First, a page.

Do it yourself wedding program ideas and how to
Ideas for fulfilling tradition with your wedding program while maintaining the personal touch.
The programs for your wedding will be your guest’s road map. While you, your betrothed, and your wedding party all know how the ceremony is going to progress, and all of the symbolism you’ve chosen to use, your guests may not understand. Making the program clear and informative is a must, so that you guests understand how meaningful the day is. Making it beautiful is another tiny detail that you will want to be perfect.
You local office supply shop can provide you with papers in colors and patterns to suite your needs, or you can inquire about program paper to match your invitations. Basic word processing programs offer options for dividing the document into columns, which is the easiest way to plan a program with multiple pages.
There are four traditional shapes for the program: flat single sheet, single fold, bi-fold (or brochure), and booklet. In addition to these you can use shaped papers, such as bells, hearts, doves, or flowers. You could also roll the program into a scroll or fold it into a fan. Origami shapes like the heart or the International Peace Crane can be opened to find your program inside.
Traditionally, the wedding program has the ceremony itinerary, much like a church might provide for Sunday services. This section can be as simple as telling what each part of the ceremony is called and the names of any musical pieces you’ve chosen, or you can tell the significance of each step in subtext. If your want to have your guests join in recited prayers, give them the words they are to say in under the heading of what is going on. For example:
*Processional – “The Wedding March”
*The Exchange of Vows
Rebekkah and Scott have written their own vows as alternative lyrics to the song “She Bangs”
*The Lord’s Prayer
Our Lord who art in heaven hallowed be they name. Thy kingdom come. Thy will be done on Earth as it is in heaven… etc.
After that you have a great deal of freedom. It is fairly common to introduce the wedding party, excluding the bride and groom. This section should have the bridesmaids first followed by the groomsmen, and the maid/matron of honor and the best man should head their sections. At least tell who each person is, in the order they are to stand during the ceremony. If you have chosen a program style that allows for a bit of space (such as the booklet) you can also tell who they are, why they were chosen for the honor, and/or address a short thank you statement to them. For example:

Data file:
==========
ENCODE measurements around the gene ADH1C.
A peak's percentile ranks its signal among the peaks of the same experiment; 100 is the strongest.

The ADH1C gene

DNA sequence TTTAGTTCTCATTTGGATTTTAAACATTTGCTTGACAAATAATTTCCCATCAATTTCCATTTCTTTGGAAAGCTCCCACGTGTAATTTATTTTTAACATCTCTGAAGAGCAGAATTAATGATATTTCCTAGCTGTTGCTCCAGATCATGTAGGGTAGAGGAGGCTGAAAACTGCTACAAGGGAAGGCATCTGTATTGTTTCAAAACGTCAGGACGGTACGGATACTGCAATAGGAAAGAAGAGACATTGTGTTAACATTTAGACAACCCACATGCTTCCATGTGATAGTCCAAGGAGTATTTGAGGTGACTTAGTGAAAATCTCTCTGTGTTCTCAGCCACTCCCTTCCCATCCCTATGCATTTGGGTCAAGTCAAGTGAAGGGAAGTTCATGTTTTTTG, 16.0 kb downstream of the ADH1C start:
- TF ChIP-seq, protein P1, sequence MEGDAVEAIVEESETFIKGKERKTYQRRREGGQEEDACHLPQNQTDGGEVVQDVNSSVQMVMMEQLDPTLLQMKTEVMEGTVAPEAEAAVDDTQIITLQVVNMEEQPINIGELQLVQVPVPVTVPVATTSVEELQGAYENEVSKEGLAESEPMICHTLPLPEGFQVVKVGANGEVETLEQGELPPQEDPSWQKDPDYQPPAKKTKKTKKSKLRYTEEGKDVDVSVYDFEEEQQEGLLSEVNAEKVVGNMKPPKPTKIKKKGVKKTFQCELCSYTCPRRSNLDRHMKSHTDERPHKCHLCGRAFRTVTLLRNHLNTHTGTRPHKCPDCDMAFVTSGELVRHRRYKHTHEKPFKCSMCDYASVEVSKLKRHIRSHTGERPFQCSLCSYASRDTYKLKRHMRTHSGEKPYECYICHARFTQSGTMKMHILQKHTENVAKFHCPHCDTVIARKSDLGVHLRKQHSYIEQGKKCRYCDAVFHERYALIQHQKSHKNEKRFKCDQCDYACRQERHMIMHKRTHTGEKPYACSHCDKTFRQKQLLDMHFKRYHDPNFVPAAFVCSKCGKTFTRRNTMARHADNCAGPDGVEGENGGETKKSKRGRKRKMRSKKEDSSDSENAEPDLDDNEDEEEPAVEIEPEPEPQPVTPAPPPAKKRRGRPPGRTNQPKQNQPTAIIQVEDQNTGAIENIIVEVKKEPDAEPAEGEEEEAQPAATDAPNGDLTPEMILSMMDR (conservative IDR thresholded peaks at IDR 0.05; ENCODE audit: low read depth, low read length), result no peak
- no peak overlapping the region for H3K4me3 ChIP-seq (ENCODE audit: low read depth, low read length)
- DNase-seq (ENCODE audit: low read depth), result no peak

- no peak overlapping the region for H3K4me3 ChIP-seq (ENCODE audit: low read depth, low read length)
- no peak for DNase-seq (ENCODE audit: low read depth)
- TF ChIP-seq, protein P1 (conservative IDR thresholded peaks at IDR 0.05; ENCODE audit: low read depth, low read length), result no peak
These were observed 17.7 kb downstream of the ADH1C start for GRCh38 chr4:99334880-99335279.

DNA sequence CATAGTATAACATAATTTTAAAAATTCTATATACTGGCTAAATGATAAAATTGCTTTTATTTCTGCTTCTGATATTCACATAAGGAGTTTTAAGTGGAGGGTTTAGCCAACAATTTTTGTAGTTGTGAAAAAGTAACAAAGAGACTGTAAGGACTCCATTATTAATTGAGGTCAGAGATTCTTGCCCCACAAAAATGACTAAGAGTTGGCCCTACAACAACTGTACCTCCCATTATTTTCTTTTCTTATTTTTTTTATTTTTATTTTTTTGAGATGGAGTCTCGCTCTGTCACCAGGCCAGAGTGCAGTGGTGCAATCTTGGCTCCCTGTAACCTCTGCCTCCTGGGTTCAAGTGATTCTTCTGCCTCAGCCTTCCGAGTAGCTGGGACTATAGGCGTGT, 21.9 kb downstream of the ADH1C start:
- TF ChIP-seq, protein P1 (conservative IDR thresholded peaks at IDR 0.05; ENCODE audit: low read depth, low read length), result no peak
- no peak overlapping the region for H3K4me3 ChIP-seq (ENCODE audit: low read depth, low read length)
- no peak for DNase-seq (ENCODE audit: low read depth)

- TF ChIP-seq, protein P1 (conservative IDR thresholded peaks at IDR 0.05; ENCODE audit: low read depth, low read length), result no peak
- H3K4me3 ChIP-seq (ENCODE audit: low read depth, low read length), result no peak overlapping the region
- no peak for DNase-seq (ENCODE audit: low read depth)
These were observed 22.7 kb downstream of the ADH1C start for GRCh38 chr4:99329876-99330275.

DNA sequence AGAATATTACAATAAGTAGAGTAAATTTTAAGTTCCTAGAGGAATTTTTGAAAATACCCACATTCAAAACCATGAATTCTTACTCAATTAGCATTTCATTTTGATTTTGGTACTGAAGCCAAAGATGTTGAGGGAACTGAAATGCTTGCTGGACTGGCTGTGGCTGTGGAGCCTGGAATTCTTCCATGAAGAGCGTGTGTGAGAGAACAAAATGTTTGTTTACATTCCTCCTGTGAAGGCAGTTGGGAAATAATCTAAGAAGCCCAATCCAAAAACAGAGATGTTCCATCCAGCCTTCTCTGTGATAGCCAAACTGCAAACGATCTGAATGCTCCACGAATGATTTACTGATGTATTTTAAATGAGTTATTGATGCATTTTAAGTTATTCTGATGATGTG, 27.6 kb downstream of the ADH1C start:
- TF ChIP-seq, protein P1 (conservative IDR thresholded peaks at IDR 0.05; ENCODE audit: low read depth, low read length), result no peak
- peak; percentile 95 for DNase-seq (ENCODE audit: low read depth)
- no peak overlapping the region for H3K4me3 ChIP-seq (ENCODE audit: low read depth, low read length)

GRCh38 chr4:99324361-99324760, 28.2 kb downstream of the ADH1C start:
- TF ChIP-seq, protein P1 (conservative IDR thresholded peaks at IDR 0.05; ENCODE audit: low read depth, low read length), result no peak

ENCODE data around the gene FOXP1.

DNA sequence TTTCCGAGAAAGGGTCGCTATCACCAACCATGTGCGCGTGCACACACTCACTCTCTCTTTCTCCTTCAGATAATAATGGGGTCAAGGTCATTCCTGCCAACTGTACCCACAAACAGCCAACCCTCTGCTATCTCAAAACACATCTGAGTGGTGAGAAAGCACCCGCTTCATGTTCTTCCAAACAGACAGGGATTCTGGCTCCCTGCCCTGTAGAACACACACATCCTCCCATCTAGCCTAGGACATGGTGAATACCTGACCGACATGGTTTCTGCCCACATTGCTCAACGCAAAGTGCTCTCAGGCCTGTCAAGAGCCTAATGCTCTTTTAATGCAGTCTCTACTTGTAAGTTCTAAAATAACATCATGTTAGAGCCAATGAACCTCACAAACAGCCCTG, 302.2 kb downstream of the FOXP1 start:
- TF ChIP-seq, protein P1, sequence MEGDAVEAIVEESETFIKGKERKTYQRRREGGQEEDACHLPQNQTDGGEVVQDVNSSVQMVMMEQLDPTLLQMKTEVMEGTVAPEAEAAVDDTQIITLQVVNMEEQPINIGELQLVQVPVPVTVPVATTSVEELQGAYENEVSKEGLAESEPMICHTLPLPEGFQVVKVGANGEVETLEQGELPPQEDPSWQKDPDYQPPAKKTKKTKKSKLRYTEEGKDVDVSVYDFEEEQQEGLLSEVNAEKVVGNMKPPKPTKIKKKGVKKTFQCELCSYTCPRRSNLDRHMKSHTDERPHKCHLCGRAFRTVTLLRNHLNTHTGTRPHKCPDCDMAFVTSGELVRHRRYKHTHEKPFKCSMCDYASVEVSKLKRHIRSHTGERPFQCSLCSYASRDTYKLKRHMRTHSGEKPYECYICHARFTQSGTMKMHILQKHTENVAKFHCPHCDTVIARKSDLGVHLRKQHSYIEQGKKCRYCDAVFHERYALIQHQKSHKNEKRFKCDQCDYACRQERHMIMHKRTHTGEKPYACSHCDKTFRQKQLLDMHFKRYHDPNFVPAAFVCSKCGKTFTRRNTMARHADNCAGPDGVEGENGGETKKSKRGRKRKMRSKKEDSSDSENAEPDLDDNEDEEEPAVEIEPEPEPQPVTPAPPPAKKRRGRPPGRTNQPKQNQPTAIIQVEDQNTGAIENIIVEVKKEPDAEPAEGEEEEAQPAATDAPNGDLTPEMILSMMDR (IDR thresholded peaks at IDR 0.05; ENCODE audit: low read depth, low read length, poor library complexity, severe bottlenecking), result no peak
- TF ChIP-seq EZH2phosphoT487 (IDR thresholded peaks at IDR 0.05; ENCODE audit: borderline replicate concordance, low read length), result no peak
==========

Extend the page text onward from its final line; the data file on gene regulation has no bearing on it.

Maid of Honor: Carry Smith – Sister of the Bride
Bride’s Maid: Anne Brown – Friend of the Bride
Bride’s Maid: Tanya Johnson – Sister of the Groom
Bride’s Maid: Lisa Smith – Sister-in-law of the Bride
We five have been friends for the past 10 years. We have laughed together and cried together, and I am honored that you wanted to share my special day with me. Thank you!
Don’t forget to honor your usher(s), flower girl, ringer bearer, clergyman, musicians, and the nice lady tending the guest book. They are working hard for you as well, and deserve the recognition.
After introducing the entire wedding party you have extinguished your traditional requirements. From here your program is totally unique and sentimental. You could address statements to both of your parents, thanking them for the life they gave you. You can include verses of songs that will be in the ceremony, so the guests can be clear about the meaning of them. If there is a poem or a blessing that you like, but couldn’t fit into the actual ceremony you could place it on the back part of the program as a closing thought.
Decorating your program to coordinate with the rest of the day is another subject that depends a great deal on how much work you want to do, and how fancy you want to be. Single fold and booklet programs can be bound with fancy cords tied around the ‘spine’ and between the pages. Flat and brochure programs can be decorated with ribbons threaded through holes punched in the top or bottom of the sheet. Those ribbons can be tied in simple bows, or even decorated with small lightweight charms. Stamps can be used with ink or embossing powder, and there are some beautiful “watermark” images available for you computer that make graceful backgrounds.
Once you’ve finished your programs presenting them at the ceremony will be you next concern. A large basket placed on a table that you guests have to pass in order to get into the sanctuary is a subtle way of offering them up. Your usher(s) can present them to your guests as they are being escorted to their seats. They can be placed with the guest book and handed out by the guest book attendant. If you have a young, energetic person with nothing else to do, give them a basket and have them offer them to guests as the are coming into the church (the last is particularly effective for the 7-10 year old child who is feeling left out).
Once you’ve decided how your guests will get their programs, you’re finished. Relax. Remember, your wedding is supposed to be a happy day – not the day of your first heart attack!